In those days, banking wasn’t well-paid enough to live on, so bankers were forced into subsistence tasks to make ends meet. Some became artists, specifically opera singers. Very popular on stage, they fulfilled this chore purely and sadly just to get by, the public unaware of the anguish behind the facetious antics, the graceful arias, the affected murders with the prop swords: how many unpaid rents, dud cheques and denied loans had been reluctantly left behind, how much murky laundering and how many toxic investments had to wait, obediently, for their master, the great one, to reappear at last and lovingly revive them?
Opera houses offered a bonus at the end of the show, “hit the banker”.
When the opera was over, the backstage area was sealed off, emergency exits closed, and the banker left alone on stage, at the audience's mercy. Then, it was over to the poor: from the gallery, they could throw whatever they wanted at the idiot, who five minutes earlier had been strutting around in tight costume and now grotesquely hurdled, galloped and cowered in his cardboard armour to avoid knives, hoes, shovels, arrows and all kinds of blades. The audience noise, joy and shrieks were a far cry indeed from the dusty old airs inflicted until then on deaf old biddies!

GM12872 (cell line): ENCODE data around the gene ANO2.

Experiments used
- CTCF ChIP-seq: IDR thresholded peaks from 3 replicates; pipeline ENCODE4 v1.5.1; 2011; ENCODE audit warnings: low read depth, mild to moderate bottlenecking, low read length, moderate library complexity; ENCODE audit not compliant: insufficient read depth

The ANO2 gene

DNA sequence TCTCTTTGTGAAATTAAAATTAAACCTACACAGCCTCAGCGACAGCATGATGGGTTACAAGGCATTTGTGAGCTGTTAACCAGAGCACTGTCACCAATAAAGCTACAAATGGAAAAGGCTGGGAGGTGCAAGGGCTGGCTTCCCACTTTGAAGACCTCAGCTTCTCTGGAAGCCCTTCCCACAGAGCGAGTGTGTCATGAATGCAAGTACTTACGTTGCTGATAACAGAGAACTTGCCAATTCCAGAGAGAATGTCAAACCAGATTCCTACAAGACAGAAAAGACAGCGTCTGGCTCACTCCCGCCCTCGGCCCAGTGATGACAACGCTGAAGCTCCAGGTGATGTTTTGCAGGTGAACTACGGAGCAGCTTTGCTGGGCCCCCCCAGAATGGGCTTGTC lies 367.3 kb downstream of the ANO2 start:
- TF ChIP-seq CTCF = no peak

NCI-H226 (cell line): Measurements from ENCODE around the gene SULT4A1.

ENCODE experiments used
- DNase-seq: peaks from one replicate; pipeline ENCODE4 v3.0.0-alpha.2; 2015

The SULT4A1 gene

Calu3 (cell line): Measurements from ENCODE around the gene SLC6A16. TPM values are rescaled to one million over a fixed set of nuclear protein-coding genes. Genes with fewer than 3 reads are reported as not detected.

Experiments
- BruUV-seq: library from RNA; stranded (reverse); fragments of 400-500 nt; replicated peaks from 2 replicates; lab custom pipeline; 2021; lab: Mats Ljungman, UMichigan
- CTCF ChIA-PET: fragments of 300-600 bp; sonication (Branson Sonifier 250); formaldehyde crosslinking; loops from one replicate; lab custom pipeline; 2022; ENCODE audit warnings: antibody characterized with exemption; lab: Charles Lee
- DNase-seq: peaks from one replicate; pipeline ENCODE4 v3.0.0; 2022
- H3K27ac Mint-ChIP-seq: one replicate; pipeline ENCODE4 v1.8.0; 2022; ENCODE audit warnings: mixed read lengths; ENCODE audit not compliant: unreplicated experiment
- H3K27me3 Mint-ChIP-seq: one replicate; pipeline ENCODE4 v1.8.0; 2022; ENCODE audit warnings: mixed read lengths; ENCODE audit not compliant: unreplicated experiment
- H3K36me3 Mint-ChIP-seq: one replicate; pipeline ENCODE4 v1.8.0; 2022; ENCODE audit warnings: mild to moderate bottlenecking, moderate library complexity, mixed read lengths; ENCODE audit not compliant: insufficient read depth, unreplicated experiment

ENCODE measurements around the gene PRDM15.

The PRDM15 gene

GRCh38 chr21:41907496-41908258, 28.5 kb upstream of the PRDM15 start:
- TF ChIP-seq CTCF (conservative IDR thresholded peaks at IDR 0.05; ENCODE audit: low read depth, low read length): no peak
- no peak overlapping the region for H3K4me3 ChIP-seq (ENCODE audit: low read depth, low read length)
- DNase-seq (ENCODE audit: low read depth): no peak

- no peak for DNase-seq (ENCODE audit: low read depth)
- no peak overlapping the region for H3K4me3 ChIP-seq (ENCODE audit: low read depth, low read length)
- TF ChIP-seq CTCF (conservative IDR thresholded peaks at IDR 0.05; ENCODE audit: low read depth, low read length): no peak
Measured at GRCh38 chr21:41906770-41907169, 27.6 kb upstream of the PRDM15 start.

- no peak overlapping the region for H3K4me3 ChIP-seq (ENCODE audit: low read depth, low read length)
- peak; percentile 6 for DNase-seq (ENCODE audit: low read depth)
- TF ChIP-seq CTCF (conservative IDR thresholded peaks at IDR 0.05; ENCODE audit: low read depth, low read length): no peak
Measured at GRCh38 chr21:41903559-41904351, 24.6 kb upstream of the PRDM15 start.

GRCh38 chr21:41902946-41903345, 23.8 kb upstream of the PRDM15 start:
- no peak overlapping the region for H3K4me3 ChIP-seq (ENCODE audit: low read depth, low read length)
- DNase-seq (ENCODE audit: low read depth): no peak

The first salvo over, it was the parterre's turn to toss the bluntest projectiles it could. It must be said that this privileged bunch didn't put their heart into it as much. But generally the banker was either already injured or at least exhausted, which helped make up for this.
It’s worth mentioning the casual singer-banker was unlikely to get out of it. Indeed, had he tried to flee he would have been caught and immediately lynched by the screaming crowd: out of the arena there are no rules; he would be shredded by the audience, with the teeth if necessary.
If, after a while the projectiles had fallen around him without mortally wounding him, if he could move to stage front without limping, victory and freedom were his. He would stand for a long time, close to the tamed audience, smugly out of danger, while the cries reached a paroxysm of hatred. But by then he was too far to be reached by the spit raining down thick before him. Then the doors opened, and there he slowly removed his cardboard armour, his William Tell hat, uncovering his baldness and the dark suit he is never without.
Picking up his briefcase, adjusting his tie, he walked towards the exit with dignity, exiting majestically, enjoying up to the very last centimetre of conquered space, walking head held high, already borne aloft by dreams of mutual funds, stock options and other succulent bankruptcies.